in 1930, but her breakthrough came as the leading lady in Cimarron.
Dunne was nominated for the Best Actress Oscar for her role in the western.
In 1936, Dunne received a second nomination for her work in the screwball
comedy Theodora Goes Wild. The following year, Dunne played
opposite Cary Grant in The Awful Truth, earning a third
nomination. Her fourth nomination came in 1940 for Love Affair,
and Dunnes role as the Norwegian mother in I Remember Mama
garnered her a fifth nomination. In spite of her five nominations, Dunne
never won an Oscar.
Dunnes final film was the 1952 comedy, It Grows on Trees,
but she continued to make television appearances. She made 41 films
in her career.
Dunne went on to become an active philanthropist. She worked closely
with the American Red Cross, the American Cancer Society and the Boy
Scouts of America, donating generously to each. President Eisenhower
in the late 1950s appointed her an alternate delegate to the United
Nations. In 1985, she was honored at the Kennedy Center with the American
Medal of Freedom for her achievements in the arts.
Although stories suggest she made several stealthy visits
to friends in Madison, Dunne officially returned only once
after she began her film career. That trip, in 1954, involved a visit
to her ailing friend, Michael E. Garber, publisher of the Madison Courier.
In 1976, Dunne donated $10,000 to the Broadway Fountains restoration.
Two years later, Lakeman sent her a birthday card. Dunne wrote him back,
beginning a correspondence that eventually led to a meeting between
Dunne and Lakemans son.
Randy Lakeman traveled to California to see his mother in 1979 and while
there visited Dunne at her home in the exclusive Holmby Hills section
of Beverly Hills. Randy moved to California the following year and arranged
a meeting in 1982 between Madison city officials and the actress. Mayor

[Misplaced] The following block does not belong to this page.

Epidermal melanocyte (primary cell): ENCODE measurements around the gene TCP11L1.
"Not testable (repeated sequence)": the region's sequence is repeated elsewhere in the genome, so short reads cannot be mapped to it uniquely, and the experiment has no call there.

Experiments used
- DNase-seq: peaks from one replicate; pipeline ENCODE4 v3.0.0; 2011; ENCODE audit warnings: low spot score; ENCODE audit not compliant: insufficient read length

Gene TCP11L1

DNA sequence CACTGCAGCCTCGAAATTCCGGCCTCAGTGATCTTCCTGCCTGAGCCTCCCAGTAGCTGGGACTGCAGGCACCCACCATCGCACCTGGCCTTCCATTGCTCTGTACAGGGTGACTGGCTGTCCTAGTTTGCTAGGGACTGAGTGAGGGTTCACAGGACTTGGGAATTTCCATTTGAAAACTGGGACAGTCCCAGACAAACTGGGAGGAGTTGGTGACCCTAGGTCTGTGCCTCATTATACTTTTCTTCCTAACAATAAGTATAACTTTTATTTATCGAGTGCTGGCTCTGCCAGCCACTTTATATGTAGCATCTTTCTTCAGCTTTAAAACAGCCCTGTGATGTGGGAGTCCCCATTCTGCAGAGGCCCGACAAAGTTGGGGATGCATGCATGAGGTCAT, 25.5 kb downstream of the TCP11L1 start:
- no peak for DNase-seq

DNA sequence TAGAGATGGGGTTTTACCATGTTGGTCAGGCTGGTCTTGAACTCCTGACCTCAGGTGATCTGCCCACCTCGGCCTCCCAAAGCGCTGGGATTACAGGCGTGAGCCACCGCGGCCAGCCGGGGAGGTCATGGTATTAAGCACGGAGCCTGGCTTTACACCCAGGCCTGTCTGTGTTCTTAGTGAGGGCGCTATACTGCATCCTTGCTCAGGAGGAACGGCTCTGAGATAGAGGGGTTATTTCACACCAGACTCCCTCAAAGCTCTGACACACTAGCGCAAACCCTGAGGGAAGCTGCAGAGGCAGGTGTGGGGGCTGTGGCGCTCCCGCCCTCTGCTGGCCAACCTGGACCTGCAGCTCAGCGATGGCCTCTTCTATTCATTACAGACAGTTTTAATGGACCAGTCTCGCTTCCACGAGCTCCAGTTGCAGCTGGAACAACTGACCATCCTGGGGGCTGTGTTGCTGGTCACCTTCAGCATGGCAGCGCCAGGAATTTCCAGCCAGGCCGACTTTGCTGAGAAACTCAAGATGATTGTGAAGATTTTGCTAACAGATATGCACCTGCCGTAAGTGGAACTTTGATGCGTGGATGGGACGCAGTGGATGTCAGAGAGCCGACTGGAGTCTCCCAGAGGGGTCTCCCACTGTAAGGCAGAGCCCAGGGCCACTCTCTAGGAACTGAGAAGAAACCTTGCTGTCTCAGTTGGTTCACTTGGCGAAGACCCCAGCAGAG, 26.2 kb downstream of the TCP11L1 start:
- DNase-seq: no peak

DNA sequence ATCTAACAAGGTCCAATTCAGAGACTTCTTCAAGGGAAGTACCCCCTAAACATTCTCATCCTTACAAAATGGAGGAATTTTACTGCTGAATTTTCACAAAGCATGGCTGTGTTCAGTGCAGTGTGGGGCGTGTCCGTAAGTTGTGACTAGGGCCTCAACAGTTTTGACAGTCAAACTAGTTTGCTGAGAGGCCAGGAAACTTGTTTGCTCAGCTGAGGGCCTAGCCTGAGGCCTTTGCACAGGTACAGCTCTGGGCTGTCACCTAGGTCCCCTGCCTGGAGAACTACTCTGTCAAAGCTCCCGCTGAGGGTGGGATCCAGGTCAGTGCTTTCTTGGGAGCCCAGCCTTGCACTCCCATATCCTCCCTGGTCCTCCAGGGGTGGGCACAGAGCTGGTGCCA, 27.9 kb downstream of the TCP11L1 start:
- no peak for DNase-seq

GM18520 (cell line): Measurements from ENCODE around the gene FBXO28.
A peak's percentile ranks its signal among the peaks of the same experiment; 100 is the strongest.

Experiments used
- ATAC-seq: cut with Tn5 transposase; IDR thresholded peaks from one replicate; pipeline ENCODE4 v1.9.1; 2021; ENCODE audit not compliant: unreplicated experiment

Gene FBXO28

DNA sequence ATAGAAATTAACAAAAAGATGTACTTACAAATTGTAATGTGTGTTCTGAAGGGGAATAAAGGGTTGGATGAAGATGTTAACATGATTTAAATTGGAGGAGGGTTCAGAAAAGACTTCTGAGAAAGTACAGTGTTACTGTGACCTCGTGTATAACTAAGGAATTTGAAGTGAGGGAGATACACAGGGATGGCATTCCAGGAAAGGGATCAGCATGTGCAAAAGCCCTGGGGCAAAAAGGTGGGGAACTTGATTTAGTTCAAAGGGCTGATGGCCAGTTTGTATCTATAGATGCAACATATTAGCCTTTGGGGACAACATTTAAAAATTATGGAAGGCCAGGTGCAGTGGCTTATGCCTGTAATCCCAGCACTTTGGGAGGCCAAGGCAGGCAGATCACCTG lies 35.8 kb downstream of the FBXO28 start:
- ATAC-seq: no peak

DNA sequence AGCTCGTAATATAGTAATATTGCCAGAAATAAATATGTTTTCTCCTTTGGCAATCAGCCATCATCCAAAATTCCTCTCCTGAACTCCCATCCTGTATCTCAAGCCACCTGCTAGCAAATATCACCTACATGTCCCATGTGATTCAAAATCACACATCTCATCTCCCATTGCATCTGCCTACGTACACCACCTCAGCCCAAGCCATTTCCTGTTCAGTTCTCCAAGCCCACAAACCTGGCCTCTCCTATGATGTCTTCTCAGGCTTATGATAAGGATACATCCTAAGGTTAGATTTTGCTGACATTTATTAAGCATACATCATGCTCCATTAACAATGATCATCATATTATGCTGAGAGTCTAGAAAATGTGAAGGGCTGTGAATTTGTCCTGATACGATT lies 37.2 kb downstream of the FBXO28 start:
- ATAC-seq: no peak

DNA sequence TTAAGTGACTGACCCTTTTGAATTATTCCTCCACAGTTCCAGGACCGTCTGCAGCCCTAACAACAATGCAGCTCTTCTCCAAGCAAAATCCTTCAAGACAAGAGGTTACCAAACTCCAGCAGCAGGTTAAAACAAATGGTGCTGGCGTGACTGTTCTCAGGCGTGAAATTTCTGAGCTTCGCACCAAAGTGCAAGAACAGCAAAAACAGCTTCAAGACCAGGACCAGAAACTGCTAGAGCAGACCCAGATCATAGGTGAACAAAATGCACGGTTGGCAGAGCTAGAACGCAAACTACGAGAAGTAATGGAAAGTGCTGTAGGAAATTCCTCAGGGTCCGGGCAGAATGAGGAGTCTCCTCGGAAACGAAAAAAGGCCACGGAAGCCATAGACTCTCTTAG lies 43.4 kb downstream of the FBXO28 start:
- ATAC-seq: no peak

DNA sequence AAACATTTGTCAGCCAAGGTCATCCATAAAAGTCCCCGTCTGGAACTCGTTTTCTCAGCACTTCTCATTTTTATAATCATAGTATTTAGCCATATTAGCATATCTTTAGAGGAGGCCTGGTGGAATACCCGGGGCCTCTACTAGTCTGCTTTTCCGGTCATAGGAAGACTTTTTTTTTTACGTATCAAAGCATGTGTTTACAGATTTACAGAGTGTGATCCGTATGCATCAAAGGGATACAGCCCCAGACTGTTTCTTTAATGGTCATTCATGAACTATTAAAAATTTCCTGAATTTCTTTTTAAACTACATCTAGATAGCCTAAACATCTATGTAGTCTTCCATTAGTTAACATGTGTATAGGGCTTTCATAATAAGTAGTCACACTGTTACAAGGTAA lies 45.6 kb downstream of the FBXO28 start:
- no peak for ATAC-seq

Dr. Warren R. Rucker, Clerk-Treasurer Betty Brunton, Eckert, who was
then City Attorney, and their spouses were attending a meeting of the
National Association of Cities and Towns in Los Angeles and met with
Dunne at her home. The group presented her with a photograph of the
Broadway Fountain for her contribution. Dunne died in 1991.
Courter, Eckert, Ratcliff and Lakeman agreed that the Ohio Theatre is
a natural location for the marker. The theaters current
configuration dates back to 1938, when it was remodeled and re-opened,
Eckert added, That was her heyday.
Dunne sent an autographed photo to then theater operator, Herbert Johnson.
The photograph hung in the lobby for decades but disappeared sometime
before Ratcliff purchased the Ohio Theatre.
Courter said he hopes that by reminding people of Dunnes legacy,
the marker could uncover artifacts and anecdotes of her youth in Madison.
Theres a lot out there on her, he said. It would
be nice to gather it all together.
To report any information about Dunnes
life in Madison, call Laura Ratcliff at the Ohio Theatre at (812) 265-4821.
Thanks to Harold Lakeman for his photo of Dunne. Read more on Dunnes
film career at these websites:
(Denny Jacksons website about Dunne)